This was revealed in the first quarter 2013 Business Partners Limited SME Index, which measures attitudes and confidence levels in the SME sector in South Africa.
- SMEs expressed confidence levels of 31% that the current labour laws are conducive to business growth
- This is a decrease in confidence levels of 2% since the last quarter.
Strikes could be to blame
According to Nazeem Martin, MD of Business Partners Limited, the drop in confidence levels is most likely related to the recent bout of strikes in South Africa’s labour market.
According to recent reports:
- 7 290 552 working hours were lost to illegal or unprotected strikes during 2012
- During 2012 a total of 99 strikes were recorded in the department strike data system
- Out of 99 strikes, 45 strikes were classified as unprotected or unprocedural.
Onerous legislation not helping
Martin says that in addition to the labour unrest, SMEs’ confidence levels are also influenced by the effort and cost to comply with South Africa’s very modern labour legislation, which is often out of reach for most SME owners.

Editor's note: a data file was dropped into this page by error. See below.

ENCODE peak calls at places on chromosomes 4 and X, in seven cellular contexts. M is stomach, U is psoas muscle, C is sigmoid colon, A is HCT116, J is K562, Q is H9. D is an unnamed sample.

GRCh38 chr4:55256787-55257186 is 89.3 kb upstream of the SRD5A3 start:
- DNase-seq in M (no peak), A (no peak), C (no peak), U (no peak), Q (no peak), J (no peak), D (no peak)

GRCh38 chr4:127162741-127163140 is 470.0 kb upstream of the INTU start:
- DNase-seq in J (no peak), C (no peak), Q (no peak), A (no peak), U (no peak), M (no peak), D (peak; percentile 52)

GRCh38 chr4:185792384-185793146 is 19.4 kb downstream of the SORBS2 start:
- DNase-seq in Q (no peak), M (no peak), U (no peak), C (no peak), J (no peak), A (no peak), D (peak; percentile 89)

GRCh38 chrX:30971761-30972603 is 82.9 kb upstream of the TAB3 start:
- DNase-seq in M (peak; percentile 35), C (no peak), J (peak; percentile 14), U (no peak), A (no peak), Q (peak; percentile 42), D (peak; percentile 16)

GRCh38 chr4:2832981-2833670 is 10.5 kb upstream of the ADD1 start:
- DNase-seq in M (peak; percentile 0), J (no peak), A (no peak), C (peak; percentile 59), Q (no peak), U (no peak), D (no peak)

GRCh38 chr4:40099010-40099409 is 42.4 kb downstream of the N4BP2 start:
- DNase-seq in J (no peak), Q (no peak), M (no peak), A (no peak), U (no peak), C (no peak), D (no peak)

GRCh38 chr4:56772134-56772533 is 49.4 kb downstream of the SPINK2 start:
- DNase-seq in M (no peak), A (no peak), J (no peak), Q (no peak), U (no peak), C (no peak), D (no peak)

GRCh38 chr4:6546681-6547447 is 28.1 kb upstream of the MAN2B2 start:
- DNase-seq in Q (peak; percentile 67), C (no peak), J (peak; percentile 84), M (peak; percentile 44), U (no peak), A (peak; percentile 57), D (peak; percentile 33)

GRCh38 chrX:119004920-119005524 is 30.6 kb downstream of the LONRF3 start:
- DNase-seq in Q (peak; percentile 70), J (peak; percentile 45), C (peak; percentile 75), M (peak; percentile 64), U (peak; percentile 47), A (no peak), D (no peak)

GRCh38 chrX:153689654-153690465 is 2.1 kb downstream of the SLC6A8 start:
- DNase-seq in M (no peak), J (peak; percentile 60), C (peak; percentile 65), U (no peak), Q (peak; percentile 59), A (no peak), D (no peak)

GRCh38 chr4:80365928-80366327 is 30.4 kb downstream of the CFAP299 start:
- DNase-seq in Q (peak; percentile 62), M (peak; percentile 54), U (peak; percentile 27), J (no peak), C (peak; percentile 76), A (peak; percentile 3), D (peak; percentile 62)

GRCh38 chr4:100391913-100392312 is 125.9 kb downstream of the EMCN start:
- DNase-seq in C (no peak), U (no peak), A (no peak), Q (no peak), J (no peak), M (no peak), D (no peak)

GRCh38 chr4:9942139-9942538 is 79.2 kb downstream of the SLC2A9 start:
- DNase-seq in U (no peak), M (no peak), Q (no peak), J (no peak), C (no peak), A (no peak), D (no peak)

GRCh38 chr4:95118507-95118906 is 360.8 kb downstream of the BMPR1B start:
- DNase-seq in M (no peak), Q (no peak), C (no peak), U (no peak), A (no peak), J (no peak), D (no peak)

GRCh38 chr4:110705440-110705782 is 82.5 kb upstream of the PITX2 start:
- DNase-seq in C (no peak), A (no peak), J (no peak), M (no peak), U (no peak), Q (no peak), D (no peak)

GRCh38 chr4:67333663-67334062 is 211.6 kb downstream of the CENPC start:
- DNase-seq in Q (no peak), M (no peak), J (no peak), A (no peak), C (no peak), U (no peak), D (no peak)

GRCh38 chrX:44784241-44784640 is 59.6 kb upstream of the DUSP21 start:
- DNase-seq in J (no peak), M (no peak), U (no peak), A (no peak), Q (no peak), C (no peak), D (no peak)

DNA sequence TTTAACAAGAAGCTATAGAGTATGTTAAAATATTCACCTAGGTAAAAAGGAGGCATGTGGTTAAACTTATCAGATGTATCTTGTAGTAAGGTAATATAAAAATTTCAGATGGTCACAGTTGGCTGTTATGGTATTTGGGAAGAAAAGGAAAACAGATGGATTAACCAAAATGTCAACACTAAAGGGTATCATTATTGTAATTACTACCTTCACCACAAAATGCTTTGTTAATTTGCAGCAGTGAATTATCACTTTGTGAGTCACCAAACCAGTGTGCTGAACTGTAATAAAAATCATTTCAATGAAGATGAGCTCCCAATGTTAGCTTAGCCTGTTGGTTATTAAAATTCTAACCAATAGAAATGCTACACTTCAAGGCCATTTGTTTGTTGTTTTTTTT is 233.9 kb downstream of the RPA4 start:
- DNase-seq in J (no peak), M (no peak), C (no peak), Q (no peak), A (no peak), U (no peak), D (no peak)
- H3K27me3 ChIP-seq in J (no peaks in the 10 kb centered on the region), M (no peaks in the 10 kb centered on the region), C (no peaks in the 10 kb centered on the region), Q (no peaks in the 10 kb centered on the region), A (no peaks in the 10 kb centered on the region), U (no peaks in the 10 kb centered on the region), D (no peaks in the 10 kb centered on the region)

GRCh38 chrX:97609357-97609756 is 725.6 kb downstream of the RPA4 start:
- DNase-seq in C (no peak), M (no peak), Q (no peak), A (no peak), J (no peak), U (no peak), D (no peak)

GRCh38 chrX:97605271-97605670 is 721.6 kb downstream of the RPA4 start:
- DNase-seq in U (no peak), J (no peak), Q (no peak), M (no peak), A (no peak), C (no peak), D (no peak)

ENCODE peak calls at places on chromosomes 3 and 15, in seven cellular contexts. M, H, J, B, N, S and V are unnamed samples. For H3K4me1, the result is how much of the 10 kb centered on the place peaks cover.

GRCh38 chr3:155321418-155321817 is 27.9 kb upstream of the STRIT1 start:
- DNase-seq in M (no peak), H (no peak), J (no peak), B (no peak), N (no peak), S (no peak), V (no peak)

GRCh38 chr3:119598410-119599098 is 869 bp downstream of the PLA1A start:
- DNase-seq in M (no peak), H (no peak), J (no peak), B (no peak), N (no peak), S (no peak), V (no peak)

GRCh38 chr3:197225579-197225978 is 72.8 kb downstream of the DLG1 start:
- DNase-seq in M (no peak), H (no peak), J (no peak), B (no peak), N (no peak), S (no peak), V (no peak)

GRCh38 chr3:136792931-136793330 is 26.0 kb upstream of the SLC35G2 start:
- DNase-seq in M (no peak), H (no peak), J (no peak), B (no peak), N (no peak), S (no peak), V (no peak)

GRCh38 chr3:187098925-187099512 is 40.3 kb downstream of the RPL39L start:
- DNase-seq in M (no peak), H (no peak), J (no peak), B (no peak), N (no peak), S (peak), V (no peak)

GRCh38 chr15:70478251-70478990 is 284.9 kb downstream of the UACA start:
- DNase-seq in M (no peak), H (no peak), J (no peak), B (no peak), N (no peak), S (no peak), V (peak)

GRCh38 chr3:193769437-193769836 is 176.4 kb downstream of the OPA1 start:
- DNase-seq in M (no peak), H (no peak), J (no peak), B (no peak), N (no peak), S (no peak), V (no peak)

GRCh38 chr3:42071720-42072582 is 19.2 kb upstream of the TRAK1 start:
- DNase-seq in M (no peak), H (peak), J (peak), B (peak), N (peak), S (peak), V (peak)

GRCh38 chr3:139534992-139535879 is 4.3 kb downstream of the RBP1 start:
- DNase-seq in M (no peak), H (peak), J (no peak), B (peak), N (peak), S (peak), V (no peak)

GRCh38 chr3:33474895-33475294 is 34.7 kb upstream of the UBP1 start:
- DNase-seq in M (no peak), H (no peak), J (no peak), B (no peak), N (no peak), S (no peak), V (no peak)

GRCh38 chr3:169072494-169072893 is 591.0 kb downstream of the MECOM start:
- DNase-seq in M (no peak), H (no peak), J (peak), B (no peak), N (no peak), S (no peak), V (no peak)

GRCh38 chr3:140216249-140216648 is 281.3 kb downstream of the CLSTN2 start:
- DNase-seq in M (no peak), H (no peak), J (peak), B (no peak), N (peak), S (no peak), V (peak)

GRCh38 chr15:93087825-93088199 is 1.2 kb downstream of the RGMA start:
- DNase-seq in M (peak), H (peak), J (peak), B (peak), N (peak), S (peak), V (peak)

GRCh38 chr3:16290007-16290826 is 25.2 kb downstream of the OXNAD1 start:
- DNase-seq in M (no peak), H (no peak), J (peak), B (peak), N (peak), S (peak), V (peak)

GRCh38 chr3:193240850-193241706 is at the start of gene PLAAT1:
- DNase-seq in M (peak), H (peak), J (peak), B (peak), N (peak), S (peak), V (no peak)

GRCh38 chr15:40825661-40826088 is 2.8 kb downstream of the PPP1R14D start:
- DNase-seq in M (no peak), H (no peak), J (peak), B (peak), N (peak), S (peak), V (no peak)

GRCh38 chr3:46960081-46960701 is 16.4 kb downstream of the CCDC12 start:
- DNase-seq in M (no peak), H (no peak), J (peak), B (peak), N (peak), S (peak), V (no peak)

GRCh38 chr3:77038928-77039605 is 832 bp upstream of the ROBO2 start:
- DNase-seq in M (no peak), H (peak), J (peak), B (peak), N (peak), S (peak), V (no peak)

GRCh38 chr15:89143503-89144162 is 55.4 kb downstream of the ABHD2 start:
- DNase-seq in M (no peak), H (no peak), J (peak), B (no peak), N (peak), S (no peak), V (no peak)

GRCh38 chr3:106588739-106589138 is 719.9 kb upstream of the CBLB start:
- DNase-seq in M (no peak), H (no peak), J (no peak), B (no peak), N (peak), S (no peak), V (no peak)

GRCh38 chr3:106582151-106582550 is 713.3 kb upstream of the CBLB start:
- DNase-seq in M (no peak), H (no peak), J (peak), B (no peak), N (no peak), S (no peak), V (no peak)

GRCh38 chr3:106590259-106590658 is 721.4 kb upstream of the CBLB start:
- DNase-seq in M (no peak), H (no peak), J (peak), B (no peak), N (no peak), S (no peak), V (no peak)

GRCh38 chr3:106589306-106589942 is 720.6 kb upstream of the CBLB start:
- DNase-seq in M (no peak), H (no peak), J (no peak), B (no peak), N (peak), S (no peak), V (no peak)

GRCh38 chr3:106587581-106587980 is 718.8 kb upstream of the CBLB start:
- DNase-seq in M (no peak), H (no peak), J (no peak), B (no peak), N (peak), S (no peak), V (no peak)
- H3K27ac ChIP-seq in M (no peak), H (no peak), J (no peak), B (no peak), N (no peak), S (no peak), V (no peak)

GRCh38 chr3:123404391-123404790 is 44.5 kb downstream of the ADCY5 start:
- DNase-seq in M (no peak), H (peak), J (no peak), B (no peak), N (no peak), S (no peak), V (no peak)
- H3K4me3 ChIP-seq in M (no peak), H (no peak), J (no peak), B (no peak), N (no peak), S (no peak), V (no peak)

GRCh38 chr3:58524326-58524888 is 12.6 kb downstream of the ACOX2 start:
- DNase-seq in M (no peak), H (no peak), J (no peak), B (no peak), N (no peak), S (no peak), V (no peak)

“This legislation often inhibits SMEs from employing more people and, wherever possible, results in them mechanising instead.
“In relation to this, SMEs also expressed low confidence levels of 30% that government is doing enough to foster SME development in South Africa.”
Access to skilled staff declining
The BPLSI also highlighted the fact that SMEs have declining confidence levels with regards to finding staff that posses the correct skills set to facilitate business growth.
- SMEs expressed confidence levels of 49% that they will find staff with the right skills suited to their business
- This is a decrease of 5% in comparison to the last quarter.
Martin says that these low confidence levels can be attributed to the South African education system, at both secondary and tertiary levels, which business owners do not believe equips people with the necessary skills for the world of work – especially in a modern, technology driven work environment.
“Mathematical and literacy skills, as well as general business acumen, are the areas in which secondary and tertiary institutions will have to do much work to prepare people for gainful employment in the modern day work environment.”